As a United Hatzalah volunteer, I face new emergency calls and challenges every single day -- last Thursday was no exception.
At 10:13 in the morning, a frantic call came into United Hatzalah's emergency hotline, 1221, about an unconscious 18 month-old child. Using our GPS-based control center, United Hatzalah dispatchers identified me as the nearest medic.
When I received the call about the unconscious child, who was nearby at a special-needs daycare center in Jerusalem's Ramot quarter, I dropped what I was doing and raced down a flight of rain slicked stairs. Running as fast as I could, I slipped and fell down the wet stairs landing on my unsteady ankle.
Immediate and excruciating pain rushed through my body, but my adrenalin and realization that a child's life was on the line kept me in motion. I was able to make it to my car and drive to the scene, where I met three other United Hatzalah volunteers who were treating the convulsing young boy. After assisting with the treatment we gathered pertinent medical information and helped calm down the distressed mother and concerned staff.
As soon as the ambulance evacuated the child, I could no longer ignore the throbbing sensation in my ankle, which had doubled in size since the last time I looked. My fellow volunteers dressed my ankle and called a United Hatzalah ambulance, which came within a few minutes of the call.
But my trip didn't end there.
As we were about to leave for the hospital another call came through of a multi-vehicle accident nearby. Reaching past the ambulance crew chief, I grabbed the radio and asked the dispatcher to send my team to the accident. Despite their objections, the dispatcher agreed and I waited at the day care center for the crew to return for me. After treating and stabilizing the three injured victims of the car crash, who were evacuated by other ambulances, the United Hatzalah crew returned to pick me up.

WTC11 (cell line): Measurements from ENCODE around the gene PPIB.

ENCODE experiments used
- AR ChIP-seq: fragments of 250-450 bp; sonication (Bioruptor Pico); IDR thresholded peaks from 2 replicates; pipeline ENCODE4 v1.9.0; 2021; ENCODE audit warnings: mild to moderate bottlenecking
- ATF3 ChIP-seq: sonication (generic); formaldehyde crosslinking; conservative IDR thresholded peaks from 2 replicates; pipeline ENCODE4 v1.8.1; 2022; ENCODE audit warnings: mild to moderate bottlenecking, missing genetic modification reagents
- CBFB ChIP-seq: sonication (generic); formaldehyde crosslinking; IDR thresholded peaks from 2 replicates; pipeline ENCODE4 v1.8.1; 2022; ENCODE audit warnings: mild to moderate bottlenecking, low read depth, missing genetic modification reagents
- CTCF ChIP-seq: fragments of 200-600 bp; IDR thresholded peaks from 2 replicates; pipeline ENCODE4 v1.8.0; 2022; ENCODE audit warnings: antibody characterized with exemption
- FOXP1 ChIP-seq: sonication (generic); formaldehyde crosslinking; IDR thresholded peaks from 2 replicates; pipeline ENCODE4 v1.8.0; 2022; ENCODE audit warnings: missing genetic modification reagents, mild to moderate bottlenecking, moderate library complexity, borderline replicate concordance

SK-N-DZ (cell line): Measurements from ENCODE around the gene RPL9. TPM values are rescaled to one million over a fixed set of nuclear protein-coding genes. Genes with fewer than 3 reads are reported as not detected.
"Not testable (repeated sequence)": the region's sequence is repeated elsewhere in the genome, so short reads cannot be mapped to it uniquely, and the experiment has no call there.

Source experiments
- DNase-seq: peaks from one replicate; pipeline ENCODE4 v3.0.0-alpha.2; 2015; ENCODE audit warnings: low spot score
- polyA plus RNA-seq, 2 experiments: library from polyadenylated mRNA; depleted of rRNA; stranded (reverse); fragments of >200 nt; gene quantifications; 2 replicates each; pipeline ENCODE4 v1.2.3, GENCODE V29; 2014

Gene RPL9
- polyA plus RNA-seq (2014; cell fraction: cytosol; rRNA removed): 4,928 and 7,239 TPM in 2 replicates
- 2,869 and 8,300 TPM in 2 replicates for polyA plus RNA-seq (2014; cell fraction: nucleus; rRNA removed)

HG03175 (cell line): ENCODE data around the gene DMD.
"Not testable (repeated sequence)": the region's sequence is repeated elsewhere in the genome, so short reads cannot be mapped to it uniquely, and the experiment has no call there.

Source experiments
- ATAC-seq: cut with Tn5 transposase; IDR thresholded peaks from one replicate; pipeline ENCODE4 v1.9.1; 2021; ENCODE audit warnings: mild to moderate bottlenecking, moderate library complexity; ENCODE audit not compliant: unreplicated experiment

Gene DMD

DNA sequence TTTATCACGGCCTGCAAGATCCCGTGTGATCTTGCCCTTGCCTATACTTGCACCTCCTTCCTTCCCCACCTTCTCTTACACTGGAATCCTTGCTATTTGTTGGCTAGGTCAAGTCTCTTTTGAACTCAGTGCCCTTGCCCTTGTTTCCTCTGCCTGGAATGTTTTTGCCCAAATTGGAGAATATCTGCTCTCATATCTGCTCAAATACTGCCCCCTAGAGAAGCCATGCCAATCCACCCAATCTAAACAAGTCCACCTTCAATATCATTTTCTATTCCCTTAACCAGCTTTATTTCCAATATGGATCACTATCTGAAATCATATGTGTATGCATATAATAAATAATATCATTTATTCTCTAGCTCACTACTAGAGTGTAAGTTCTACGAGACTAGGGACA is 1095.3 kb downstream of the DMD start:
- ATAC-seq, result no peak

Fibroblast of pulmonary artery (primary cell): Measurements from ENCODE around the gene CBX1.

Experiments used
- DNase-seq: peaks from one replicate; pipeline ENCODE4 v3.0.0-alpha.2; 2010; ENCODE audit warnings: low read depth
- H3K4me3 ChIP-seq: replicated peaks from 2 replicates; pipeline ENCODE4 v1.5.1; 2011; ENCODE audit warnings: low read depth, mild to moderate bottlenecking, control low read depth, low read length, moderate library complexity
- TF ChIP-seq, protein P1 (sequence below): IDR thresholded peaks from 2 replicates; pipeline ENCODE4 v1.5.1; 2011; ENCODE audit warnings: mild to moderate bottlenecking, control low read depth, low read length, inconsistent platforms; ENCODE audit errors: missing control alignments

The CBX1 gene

Now at the hospital I was treated by orthopedic specialist, Dr. Michael Herman a fellow United Hatzalah volunteer himself, who casted my ankle and diagnosed me with torn ligaments and tendons. After receiving orders to stay off my feet, I realized that the little boy we helped in the morning was recouping in the exact same hospital.
I wheeled myself to the pediatric emergency room on the sixth floor and met the boy whose name was Eliya G. and his grateful mother. Despite the maze of tubes and wires needed to monitor his recovery, Eliya was awake, alert and in good spirits.
Seeing little Eliya alive and safe is the greatest relief that I have for my pain and gives me the greatest sense of accomplishment and fulfillment. All 1,700 United Hatzalah volunteers act like soldiers each day, displacing personal pain and discomfort for the sake of our lifesaving mission. We are committed to saving lives, no matter what challenge we may face.